Clif Bar just fired another shot in the energy-bar wars. On Tuesday, during game one of the NBA Western Conference playoffs between the Portland Trail Blazers and the Golden State Warriors, the endurance-food company ran a 90-second TV ad reminding people that its products are clean and healthy and that its business practices are environmentally friendly. It came just over two months after Clif ran a full-page ad in The New York Times calling out competitors for not using organic ingredients.
Titled Make It Good, the ad follows a man, who’s eventually revealed to be the climber from the company’s logo, biking through a cartoon town, past TV sets displaying news broadcasts of environmental disasters and through a forest where navy blue suits cut down trees. “When it comes to the planet, we think we should not destroy it,” he says. He ends up at the Clif Bakery, a Seussian mountaintop silo, “where we make our rectangular food good and nutritious, not full of poison.”
The whole thing is whimsical: a man in yellow socks on a red bike, elevators inside of tree trunks, doctors who give test subjects jugs marked, simply, “poison” to test the effects of bad ingredients on the human body. It’s also clearly a dig at the rest of the snack- and energy-bar industry—not to mention the greater food industry as a whole—the implication being that if Clif Bar’s products are made with nonpoisonous ingredients, there are other companies out there whose bars aren’t.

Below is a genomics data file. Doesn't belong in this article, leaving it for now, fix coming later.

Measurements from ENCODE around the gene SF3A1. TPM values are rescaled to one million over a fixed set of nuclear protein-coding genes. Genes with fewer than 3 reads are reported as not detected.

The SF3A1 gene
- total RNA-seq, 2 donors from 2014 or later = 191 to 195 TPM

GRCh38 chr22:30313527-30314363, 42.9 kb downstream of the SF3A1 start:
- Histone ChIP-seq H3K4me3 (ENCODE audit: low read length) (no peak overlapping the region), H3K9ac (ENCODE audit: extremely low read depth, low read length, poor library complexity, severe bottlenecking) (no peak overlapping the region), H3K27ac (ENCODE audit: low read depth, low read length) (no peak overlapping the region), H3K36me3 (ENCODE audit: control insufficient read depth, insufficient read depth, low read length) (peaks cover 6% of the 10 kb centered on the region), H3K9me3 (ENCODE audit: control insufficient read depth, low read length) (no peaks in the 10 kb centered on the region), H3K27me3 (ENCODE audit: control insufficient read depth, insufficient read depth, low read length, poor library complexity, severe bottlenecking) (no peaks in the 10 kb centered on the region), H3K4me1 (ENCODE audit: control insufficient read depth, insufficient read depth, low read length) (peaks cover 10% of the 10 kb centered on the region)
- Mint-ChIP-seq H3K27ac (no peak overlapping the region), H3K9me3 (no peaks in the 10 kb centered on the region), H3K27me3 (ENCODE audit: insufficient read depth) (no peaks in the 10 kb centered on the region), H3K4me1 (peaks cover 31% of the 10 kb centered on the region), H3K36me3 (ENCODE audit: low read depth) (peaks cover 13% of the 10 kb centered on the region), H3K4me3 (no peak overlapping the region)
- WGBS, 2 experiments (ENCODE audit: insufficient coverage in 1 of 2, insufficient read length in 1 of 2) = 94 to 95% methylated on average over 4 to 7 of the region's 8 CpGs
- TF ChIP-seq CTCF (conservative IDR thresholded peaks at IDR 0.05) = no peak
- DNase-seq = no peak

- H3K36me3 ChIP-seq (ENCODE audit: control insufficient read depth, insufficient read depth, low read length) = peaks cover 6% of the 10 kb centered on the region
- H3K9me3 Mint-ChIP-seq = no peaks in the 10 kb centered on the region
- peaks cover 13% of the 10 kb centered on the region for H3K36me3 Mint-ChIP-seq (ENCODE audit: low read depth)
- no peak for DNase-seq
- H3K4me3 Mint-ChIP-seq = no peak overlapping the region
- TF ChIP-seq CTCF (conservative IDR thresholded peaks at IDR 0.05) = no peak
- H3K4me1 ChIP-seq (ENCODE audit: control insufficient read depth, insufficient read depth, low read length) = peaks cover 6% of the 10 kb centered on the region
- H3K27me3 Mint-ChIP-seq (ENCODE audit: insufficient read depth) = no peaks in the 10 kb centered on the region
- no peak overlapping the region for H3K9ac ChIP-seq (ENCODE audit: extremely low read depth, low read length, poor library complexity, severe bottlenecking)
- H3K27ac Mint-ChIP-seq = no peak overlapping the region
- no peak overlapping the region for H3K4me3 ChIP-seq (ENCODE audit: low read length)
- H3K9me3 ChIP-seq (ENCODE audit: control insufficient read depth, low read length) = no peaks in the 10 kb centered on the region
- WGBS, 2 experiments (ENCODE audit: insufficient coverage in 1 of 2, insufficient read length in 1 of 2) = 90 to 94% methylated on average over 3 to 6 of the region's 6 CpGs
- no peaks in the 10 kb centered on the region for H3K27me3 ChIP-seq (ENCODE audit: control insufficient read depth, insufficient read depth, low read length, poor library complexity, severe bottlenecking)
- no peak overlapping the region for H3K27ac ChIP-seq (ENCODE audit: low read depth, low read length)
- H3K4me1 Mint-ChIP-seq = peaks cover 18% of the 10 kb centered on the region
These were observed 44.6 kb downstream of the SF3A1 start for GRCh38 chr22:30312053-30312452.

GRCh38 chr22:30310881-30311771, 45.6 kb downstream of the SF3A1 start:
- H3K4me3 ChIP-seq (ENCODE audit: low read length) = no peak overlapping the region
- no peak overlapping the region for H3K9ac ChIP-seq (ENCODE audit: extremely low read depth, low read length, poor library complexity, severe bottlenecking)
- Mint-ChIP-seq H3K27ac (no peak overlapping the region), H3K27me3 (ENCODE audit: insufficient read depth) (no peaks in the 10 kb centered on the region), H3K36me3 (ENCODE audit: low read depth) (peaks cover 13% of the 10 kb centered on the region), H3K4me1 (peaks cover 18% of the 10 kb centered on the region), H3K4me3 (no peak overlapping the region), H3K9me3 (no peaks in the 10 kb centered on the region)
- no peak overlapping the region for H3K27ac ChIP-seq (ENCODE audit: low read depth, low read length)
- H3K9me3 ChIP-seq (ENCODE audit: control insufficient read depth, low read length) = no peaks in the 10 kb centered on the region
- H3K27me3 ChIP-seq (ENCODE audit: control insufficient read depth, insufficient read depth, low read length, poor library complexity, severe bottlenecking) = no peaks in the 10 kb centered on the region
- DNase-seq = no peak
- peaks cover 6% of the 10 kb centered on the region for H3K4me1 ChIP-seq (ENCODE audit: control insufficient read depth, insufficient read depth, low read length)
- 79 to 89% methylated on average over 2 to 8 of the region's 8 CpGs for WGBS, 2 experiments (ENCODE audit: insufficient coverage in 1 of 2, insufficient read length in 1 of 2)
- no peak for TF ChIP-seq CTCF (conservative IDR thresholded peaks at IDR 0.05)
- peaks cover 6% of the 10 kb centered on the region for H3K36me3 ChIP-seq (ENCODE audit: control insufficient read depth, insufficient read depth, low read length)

According to Clif, the ad was meant to highlight its commitment to supporting communities and the environment, with the goal of encouraging other companies to follow suit. (Clif pays living wages at all of its bakeries, offsets 100 percent of its facilities with renewable-energy credits, and claims to be the largest private funder of organic research in the U.S.) “It provided a perfect opportunity to reach lot of people with a live, tune-in audience and help them better understand our company’s values,” says Dan Hickle, Clif’s vice president of marketing. “But we also genuinely hope to get people talking and acting in ways that lead to positive change.” Though not as direct, the sentiment is in keeping with the combative spirit of its New York Times ad from March, which explicitly challenged Kind, Larabar, and RxBar to transition to organic ingredients.
Bill Pearce, a professor of brand marketing at the University of California at Berkeley, doubts the campaign will be successful. “I think they spoke to their existing users,” he says. “There was nothing there that was going to bring new people to Clif.”
An ad like this doesn’t come cheap. According to Pearce, who is the former chief marketing officer of Taco Bell, Make It Good probably cost well over a million dollars to produce. Not to mention the premium price on a 90-second ad spot during a major game, plus the cost of running the ad through June.
Why has Clif put so much money into aggressive mainstream-marketing campaigns in the last few months? Hickle dodged the question. “Our conversations with people today are consistent with what’s always driven us: our values,” he says. “At a time when we need positive energy in this country, our goal with Make It Good is to inspire people and other companies to join us in taking action that makes this world a better place.” If nothing else, it’s indicative of the increasingly crowded, uber-competitive snack-bar market. Established brands like Clif are now fighting against dozens of startups, all marketing their bars as the healthiest and cleanest, in the hopes of earning a coveted place in your backpack.